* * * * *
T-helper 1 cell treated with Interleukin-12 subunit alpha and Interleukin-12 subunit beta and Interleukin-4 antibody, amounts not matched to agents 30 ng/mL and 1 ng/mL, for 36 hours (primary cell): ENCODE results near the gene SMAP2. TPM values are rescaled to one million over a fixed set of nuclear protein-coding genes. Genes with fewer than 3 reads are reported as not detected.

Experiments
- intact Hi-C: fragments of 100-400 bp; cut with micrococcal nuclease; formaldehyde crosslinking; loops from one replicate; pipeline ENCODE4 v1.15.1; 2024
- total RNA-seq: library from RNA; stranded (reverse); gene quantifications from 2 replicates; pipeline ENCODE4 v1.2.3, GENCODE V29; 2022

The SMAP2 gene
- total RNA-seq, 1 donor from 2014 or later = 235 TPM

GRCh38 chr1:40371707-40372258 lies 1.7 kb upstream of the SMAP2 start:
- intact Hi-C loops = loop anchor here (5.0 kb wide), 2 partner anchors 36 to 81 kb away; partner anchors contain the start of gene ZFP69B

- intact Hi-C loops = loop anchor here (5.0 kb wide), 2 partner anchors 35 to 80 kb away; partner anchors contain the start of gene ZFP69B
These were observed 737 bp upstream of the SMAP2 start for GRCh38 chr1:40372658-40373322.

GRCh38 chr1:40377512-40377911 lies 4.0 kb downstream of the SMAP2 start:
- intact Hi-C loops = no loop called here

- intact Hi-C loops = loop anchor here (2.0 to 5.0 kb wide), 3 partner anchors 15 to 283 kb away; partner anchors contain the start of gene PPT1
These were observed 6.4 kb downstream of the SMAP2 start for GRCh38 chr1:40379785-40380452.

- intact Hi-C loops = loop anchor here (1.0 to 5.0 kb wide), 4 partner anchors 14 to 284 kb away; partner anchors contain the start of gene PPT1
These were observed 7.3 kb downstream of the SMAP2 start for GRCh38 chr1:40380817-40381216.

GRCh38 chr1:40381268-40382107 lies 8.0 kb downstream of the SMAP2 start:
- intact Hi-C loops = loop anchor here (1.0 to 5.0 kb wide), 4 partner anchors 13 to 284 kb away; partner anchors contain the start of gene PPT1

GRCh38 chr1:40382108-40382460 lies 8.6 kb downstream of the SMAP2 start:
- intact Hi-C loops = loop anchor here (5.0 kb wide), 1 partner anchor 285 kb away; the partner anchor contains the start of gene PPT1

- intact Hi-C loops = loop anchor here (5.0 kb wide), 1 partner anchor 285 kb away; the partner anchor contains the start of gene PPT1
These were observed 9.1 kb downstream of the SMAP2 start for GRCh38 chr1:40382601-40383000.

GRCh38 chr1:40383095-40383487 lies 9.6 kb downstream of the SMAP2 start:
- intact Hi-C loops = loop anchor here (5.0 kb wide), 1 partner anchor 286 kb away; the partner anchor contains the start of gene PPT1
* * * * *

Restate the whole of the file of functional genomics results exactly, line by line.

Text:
T-helper 1 cell treated with Interleukin-12 subunit alpha and Interleukin-12 subunit beta and Interleukin-4 antibody, amounts not matched to agents 30 ng/mL and 1 ng/mL, for 36 hours (primary cell): ENCODE results near the gene SMAP2. TPM values are rescaled to one million over a fixed set of nuclear protein-coding genes. Genes with fewer than 3 reads are reported as not detected.

Experiments
- intact Hi-C: fragments of 100-400 bp; cut with micrococcal nuclease; formaldehyde crosslinking; loops from one replicate; pipeline ENCODE4 v1.15.1; 2024
- total RNA-seq: library from RNA; stranded (reverse); gene quantifications from 2 replicates; pipeline ENCODE4 v1.2.3, GENCODE V29; 2022

The SMAP2 gene
- total RNA-seq, 1 donor from 2014 or later = 235 TPM

GRCh38 chr1:40371707-40372258 lies 1.7 kb upstream of the SMAP2 start:
- intact Hi-C loops = loop anchor here (5.0 kb wide), 2 partner anchors 36 to 81 kb away; partner anchors contain the start of gene ZFP69B

- intact Hi-C loops = loop anchor here (5.0 kb wide), 2 partner anchors 35 to 80 kb away; partner anchors contain the start of gene ZFP69B
These were observed 737 bp upstream of the SMAP2 start for GRCh38 chr1:40372658-40373322.

GRCh38 chr1:40377512-40377911 lies 4.0 kb downstream of the SMAP2 start:
- intact Hi-C loops = no loop called here

- intact Hi-C loops = loop anchor here (2.0 to 5.0 kb wide), 3 partner anchors 15 to 283 kb away; partner anchors contain the start of gene PPT1
These were observed 6.4 kb downstream of the SMAP2 start for GRCh38 chr1:40379785-40380452.

- intact Hi-C loops = loop anchor here (1.0 to 5.0 kb wide), 4 partner anchors 14 to 284 kb away; partner anchors contain the start of gene PPT1
These were observed 7.3 kb downstream of the SMAP2 start for GRCh38 chr1:40380817-40381216.

GRCh38 chr1:40381268-40382107 lies 8.0 kb downstream of the SMAP2 start:
- intact Hi-C loops = loop anchor here (1.0 to 5.0 kb wide), 4 partner anchors 13 to 284 kb away; partner anchors contain the start of gene PPT1

GRCh38 chr1:40382108-40382460 lies 8.6 kb downstream of the SMAP2 start:
- intact Hi-C loops = loop anchor here (5.0 kb wide), 1 partner anchor 285 kb away; the partner anchor contains the start of gene PPT1

- intact Hi-C loops = loop anchor here (5.0 kb wide), 1 partner anchor 285 kb away; the partner anchor contains the start of gene PPT1
These were observed 9.1 kb downstream of the SMAP2 start for GRCh38 chr1:40382601-40383000.

GRCh38 chr1:40383095-40383487 lies 9.6 kb downstream of the SMAP2 start:
- intact Hi-C loops = loop anchor here (5.0 kb wide), 1 partner anchor 286 kb away; the partner anchor contains the start of gene PPT1